Start a Creativity Journal

moss in hands

When you begin any creative project, whether it be writing, painting, or cooking an amazing meal, there is something to be said for honoring your own creative process.  Sure you can follow the path of others and there is much to be learned from those with experience in your field.

However the fact of the matter is that WE ARE ALL DIFFERENT.

I know, right?  That is some kind of crazy-makin’ notion going on right there…  Fact is that we are all different.  What works for Jane may not work for Janet and so on.

Get to know your motivation:

Before you even begin to create, take a moment to jot down what it is that is driving you to create in the first place.  Do you desire fame and riches?  Do you want your Mummy/Daddy/ bully to finally acknowledge you?  Do you feel motivated by some divine source to put something new into the universe?  Or are you just itching in your fingers to Do Something?

Whatever it is that is motivating you to create, one thing is guaranteed.  It will be overwhelming at times and ignoring that motivation can be a recipe for disaster in the form of mental unwellness.

Because creativity is the very act that will bring up our deepest fears.  Creating something is, after all, about innovation.  It is about birthing something into the world that has never been seen in that exact form before.  It is about making a statement of independence and offering yourself to the world in a physical form.  It is the ultimate act of manifesting.

Forget affirmations and hocus pocus (although I love me some hocus pocus.  If it helps then why not?)

Creating something is about taking a risk. 

It is an act of courage.

And as such you should record the insights that come with taking that leap of faith.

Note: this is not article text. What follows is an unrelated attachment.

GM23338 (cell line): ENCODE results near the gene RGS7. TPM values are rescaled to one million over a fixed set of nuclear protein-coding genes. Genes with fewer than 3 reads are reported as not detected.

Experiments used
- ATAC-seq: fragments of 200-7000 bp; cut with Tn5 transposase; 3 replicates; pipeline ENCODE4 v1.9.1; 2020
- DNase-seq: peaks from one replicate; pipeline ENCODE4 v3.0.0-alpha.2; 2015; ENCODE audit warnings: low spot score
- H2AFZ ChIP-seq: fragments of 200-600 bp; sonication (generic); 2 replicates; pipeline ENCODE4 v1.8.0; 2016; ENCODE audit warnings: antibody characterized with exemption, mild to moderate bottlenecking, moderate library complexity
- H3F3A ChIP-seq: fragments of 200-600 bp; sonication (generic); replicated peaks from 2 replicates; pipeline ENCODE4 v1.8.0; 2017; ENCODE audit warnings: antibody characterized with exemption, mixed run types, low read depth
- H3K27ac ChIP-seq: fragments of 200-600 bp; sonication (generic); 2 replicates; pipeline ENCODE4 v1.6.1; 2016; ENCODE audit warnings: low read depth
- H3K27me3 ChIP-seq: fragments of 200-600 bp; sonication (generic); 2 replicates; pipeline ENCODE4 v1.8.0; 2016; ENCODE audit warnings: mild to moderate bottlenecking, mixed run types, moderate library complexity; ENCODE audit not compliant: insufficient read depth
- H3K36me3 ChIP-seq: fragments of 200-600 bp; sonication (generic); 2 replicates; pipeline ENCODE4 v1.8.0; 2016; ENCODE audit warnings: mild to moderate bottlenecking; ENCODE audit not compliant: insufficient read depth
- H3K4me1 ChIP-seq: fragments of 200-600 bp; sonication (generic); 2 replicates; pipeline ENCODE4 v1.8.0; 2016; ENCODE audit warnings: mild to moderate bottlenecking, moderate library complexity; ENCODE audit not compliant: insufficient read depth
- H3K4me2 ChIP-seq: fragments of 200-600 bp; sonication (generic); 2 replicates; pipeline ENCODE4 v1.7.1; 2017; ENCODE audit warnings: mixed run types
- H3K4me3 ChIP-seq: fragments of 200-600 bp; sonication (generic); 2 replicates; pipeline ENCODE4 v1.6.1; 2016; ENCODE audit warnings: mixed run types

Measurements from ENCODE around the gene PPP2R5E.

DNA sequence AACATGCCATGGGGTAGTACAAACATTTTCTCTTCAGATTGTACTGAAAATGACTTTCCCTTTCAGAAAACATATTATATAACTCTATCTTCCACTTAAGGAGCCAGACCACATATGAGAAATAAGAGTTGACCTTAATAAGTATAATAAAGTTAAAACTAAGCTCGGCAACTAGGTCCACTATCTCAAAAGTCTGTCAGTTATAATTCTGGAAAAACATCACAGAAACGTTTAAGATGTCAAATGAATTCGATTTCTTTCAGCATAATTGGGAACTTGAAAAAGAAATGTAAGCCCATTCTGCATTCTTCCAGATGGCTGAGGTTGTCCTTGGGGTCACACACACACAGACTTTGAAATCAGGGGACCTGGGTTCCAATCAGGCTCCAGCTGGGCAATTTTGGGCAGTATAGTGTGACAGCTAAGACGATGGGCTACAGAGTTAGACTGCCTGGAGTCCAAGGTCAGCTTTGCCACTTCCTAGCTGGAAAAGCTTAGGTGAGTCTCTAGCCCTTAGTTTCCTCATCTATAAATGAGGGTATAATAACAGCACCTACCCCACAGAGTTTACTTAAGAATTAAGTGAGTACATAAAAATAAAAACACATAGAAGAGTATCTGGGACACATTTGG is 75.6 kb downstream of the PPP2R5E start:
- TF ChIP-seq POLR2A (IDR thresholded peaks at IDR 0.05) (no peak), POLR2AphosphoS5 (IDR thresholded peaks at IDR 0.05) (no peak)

Start a creativity journal

This can be just a diary which you fill in after your creative time. Or you can make it a work of art in itself. (Beware that this can be a bit of a creative cul-de-sac but lovely nonetheless!)

Answering the following prompts can be fun:

How did it feel to put words on the page?  What did you think of those marks you made on the canvas?  What did that strange spice mix taste like?

What do you need to take this creative act further?

What emotions did this act bring up for you?

Why start a Creativity Journal?

I’m no expert but I know this:  when I examine myself for Truth, I always find it.  Being creative is a great way of getting to know yourself better.  It will familiarise you with the monsters that dwell within your psyche and throw some light on the shadows that you have been hiding from.  Recording this new sense of self awareness will make you stronger and better able to continue on the journey.  It is amazing how our subconscious offers us answers when we take the time to listen closely.

Here are some other ways to use a Creativity Journal:

  1. Record insights from other creative types.  Whether it is from their blogs, books or interviews, creative types love to talk about their ‘process’.
  2. Jot down ideas for future creative experiments.  Jotting it down means that you have caught the idea and don’t need to waster dream space on them just yet.
  3. Interrogate your demons.  Writing down your fears has a funny way of lessening their power.  It’s amazing the guidance that comes through with journaling.